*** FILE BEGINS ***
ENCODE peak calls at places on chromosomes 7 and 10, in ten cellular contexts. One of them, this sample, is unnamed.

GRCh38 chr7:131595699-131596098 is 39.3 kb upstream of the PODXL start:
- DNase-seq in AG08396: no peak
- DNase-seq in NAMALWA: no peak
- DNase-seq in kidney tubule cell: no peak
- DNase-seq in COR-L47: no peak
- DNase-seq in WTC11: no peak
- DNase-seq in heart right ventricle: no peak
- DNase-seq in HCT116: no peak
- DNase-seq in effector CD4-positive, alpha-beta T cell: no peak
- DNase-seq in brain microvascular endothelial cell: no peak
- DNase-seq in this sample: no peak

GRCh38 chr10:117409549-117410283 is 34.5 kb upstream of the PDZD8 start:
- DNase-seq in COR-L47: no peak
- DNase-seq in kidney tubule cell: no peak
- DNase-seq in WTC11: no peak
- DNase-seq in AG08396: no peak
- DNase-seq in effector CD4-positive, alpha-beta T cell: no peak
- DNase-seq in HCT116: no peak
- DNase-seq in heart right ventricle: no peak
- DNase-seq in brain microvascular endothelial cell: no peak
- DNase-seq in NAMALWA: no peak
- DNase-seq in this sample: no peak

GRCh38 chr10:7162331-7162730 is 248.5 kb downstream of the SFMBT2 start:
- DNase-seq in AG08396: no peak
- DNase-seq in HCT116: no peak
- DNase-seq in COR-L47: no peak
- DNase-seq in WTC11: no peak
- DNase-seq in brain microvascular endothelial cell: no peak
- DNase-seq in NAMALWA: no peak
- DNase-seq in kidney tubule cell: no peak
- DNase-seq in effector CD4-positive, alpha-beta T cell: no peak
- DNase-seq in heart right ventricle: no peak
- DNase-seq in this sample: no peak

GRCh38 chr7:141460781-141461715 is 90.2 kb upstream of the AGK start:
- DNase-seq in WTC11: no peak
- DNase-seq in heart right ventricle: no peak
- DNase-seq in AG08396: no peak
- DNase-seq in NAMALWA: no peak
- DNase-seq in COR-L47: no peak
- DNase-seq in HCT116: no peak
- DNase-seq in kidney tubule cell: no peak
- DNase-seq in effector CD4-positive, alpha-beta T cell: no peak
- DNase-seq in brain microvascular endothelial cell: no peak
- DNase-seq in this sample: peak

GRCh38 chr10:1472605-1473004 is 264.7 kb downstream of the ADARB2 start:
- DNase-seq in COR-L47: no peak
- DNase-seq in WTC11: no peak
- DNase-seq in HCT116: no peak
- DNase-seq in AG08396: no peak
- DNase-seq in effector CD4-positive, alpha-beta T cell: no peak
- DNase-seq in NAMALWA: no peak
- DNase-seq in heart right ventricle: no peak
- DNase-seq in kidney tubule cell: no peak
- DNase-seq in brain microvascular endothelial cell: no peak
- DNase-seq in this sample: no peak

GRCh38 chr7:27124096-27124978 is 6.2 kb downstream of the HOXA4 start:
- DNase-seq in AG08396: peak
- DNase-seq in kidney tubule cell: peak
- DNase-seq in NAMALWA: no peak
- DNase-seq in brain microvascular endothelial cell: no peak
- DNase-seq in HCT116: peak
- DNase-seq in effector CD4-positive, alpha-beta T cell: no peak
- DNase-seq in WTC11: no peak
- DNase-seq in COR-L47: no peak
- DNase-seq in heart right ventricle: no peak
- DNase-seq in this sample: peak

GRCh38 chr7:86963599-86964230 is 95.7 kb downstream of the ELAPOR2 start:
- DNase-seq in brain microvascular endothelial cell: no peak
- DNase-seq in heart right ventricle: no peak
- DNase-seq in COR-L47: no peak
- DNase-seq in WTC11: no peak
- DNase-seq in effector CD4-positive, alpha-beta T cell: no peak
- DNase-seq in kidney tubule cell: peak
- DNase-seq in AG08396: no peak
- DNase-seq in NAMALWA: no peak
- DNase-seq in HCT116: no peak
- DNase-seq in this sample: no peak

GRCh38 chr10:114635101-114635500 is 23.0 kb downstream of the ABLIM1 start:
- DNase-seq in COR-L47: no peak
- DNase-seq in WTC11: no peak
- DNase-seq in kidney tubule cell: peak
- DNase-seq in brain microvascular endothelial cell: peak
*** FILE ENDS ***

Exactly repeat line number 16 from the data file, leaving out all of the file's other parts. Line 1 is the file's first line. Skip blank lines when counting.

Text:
- DNase-seq in WTC11: no peak